Luana (Loffer) Corbin

As It Was Contributor

Luana (Loffer) Corbin was born and raised in Jackson County in the Phoenix area.  Her parents owned a farm and fruit orchard, and she spent her childhood in the country.  After graduating from St. Mary’s High School in Medford, Corbin enrolled at Southern Oregon College, majoring in Elementary Education.  The summer after graduation she was hired to teach at Ruch Elementary, where she taught for 32 years.  She considered teaching at a small country school as a wonderful experience that helped her appreciate regional history.  After retiring, Corbin worked for Lifetouch School Photography and then returned to Ruch as an aide helping with reading instruction and at the library.  More recently, she has volunteered at South Medford High.

Children and learning are her passions.  She lives with her husband, Richard, and a black lab, Kelly, on a small farm outside Phoenix.

Jefferson Public Radio broadcast an As It Was story last month about ballet dancer Janet Reed Erskine, who was born in Tolo, Ore.  The story’s sources identified her as Odette the swan queen in the first full-length American production of Swan Lake.

A Snow Carnival at the south boundary of Crater Lake attracted thousands in the 1920’s and 30’s.  The Crater Lake Ski Club, Pelican Club and other Klamath community organizations helped sponsor the event.  Activities included snowballing, snow races, toboggan and sleigh rides, barefoot races, sled dog races, ski jumping and a homing pigeon race.

Arthur Shaw’s love of classical music and his desire to share it with others began while in high school. One day while he and other musicians were practicing by the school auditorium, some athletes came clumping by on cleated shoes, interrupting the music.  Shaw determined to do something about it.

Born in 1916 in Tolo, Ore., Janet Reed Erskine remembered being in a pageant at age six, more interested in her new dress than anything else, until she got in front of the audience.  She loved to perform.

Grants Pass merchants raised enough money in 1907 to bring R. L. Berry to town as a highlight to their “Great Industrial and Irrigation Fair.”  Berry had lived in Grants Pass as a youngster and the city felt honored to welcome back a local boy who had dazzled crowds in Portland as a hot air balloon aeronaut.

On December 7, 1941, the USS Tennessee was berthed on Battleship Row in Pearl Harbor next to the USS West Virginia and the USS Arizona. Seventeen-year-old Boyd Gibson was on the Tennessee getting ready to go on liberty and head to town at 8 a.m.

An 18-year-old editor, Edward Robison, began publishing a newspaper in January 1892 to provide news coverage and reading material for the small town of Talent, Ore.

As early as 1931, the Medford Winter Pear Committee was trying to market pears across the United States, including presentations in Detroit and New York.  Stores showed enthusiasm and that fall Washington pear growers joined Oregon in creating the Oregon-Washington Pear Bureau.  Its major goal was to improve the market promotion of winter pear varieties.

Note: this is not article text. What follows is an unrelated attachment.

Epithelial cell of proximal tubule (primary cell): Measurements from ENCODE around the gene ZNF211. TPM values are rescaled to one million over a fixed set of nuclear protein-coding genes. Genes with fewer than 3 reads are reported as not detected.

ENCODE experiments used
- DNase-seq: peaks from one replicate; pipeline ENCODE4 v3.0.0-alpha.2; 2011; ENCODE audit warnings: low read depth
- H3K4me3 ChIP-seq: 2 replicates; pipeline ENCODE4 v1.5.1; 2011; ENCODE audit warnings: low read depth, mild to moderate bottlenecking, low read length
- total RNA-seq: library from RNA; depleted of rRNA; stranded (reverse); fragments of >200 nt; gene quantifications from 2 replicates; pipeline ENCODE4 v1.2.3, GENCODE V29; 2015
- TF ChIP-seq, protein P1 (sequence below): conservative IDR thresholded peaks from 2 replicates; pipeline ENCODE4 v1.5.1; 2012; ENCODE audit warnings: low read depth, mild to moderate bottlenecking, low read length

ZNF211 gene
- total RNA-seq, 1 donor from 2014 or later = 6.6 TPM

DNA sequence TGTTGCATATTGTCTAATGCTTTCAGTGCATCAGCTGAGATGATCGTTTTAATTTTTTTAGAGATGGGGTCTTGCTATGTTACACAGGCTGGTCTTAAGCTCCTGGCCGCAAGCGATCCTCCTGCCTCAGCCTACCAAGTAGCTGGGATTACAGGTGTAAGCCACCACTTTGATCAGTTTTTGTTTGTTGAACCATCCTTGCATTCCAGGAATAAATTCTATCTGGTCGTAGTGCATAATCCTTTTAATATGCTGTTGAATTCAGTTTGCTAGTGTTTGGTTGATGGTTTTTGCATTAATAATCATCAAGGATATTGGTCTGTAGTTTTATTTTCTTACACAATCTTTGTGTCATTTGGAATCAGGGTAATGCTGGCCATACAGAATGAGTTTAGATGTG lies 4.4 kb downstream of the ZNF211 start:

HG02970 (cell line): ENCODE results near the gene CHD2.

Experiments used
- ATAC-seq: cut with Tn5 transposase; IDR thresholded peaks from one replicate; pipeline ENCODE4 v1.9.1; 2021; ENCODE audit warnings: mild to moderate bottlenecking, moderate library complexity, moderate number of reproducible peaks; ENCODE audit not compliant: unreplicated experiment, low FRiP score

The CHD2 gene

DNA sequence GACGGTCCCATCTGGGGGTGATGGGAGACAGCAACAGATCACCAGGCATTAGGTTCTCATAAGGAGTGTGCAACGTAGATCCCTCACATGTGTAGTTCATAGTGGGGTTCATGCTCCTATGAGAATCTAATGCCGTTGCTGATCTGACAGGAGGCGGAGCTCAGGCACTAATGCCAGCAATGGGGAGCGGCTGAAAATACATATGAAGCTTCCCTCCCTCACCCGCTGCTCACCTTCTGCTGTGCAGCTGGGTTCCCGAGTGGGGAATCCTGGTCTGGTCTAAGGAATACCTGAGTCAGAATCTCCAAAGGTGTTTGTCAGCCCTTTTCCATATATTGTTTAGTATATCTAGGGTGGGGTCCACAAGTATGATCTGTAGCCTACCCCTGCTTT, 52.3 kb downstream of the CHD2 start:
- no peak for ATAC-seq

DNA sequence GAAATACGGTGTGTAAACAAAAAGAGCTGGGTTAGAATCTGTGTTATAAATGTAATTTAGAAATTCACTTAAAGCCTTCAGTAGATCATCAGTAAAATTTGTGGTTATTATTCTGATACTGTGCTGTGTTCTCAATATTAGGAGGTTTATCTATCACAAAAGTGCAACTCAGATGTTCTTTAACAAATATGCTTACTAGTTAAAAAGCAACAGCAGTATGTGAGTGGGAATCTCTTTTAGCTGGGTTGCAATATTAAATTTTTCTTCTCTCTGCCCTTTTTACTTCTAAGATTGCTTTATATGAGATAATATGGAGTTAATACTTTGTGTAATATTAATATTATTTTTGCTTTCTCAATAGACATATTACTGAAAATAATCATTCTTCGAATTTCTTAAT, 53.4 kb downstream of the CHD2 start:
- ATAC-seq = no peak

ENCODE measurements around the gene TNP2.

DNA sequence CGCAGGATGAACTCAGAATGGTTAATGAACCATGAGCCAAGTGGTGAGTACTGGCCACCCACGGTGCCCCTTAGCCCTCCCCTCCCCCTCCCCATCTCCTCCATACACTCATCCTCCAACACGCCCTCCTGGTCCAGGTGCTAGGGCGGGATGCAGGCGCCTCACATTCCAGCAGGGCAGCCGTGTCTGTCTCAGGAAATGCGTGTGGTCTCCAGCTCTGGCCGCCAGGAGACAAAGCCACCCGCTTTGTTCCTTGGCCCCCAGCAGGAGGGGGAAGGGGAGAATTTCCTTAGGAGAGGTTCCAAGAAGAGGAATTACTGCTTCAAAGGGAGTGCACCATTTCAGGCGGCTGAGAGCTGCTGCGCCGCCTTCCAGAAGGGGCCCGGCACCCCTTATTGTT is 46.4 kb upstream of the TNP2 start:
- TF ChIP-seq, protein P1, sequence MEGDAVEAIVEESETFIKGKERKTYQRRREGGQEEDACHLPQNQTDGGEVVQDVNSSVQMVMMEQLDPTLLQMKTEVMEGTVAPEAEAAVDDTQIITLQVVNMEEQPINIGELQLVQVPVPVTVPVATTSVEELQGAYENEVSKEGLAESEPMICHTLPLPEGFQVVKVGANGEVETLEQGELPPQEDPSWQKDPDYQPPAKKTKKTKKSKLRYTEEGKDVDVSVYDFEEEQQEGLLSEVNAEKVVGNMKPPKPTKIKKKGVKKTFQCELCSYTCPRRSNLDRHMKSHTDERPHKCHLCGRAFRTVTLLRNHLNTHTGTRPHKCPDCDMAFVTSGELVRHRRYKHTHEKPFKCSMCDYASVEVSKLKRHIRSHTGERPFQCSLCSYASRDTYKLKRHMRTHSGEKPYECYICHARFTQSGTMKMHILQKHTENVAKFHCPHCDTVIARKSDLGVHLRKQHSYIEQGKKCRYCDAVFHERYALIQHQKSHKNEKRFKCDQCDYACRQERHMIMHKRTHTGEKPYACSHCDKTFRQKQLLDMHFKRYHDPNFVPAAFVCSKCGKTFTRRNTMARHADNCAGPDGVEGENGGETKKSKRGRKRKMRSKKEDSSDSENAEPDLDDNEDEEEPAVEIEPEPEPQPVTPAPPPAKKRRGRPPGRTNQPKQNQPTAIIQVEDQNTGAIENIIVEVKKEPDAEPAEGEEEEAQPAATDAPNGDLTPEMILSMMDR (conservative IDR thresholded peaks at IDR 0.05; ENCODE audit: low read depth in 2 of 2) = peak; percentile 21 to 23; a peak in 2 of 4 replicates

The University of Oregon’s first basketball All-American was Edwin Russell Durno, who was born in 1899 on a farm near Albany, Ore.

In the late 1800’s, Klamath County acquired Old Blue, its first railroad steam locomotive.

The cartoonist who drew the original Donald Duck character for Walt Disney, Carl Barks, was born in 1901 on a farm in Merrill, Ore.  When he was 17, he tried to get a job as a newspaper cartoonist in San Francisco, but failed and returned to Oregon.

Vernon Bookwalter began flying in 1919 with flight certificate No. 82 signed by Orville Wright.

The first person to say he had seen sea serpent tracks in Lake County’s alkaline Lake

For nearly 70 years, hamburger enthusiasts in Medford, Ore., frequented the little stand on the corner of Sixth and Riverside streets known as Dell’s Hamburgers. 

The Rogue Valley has always been known for its agricultural crops.  The farmland around Talent contains many orchards and gardens producing fruits and vegetables sold locally and around the world.

Surprisingly, Al Simpson did not play football when he was in high school in Eureka, Calif. 

As summer progressed in the Rogue Valley in 1903, the pear crop ripened for harvest and orchardists sought packers to ensure safe shipment to customers.  Local women provided most of the seasonal workforce, many working year after year from late summer to late fall alongside other family members and neighbors to assure top quality fruit. 

In 1942, the U.S. Army constructed Camp White Station Hospital as part of its World War II training facilities.  The two-story brick building was one of the largest and best equipped military hospitals in the state.  Compared with the number of military men, the female military nurse’s unit seemed small, but its importance far exceeded its numbers.

Known as the “artesian well” in the early 1900’s, a free-flowing spring ran through an orchard off Colver Road between Phoenix and Talent, Ore.

Outstanding music teachers have been coming to Ashland, Ore., for 28 years for the American Band College summer directors training.  Each year they form a band that offers a public concert at the Ashland High School stadium that accompanies the city’s Fourth of July fireworks show.

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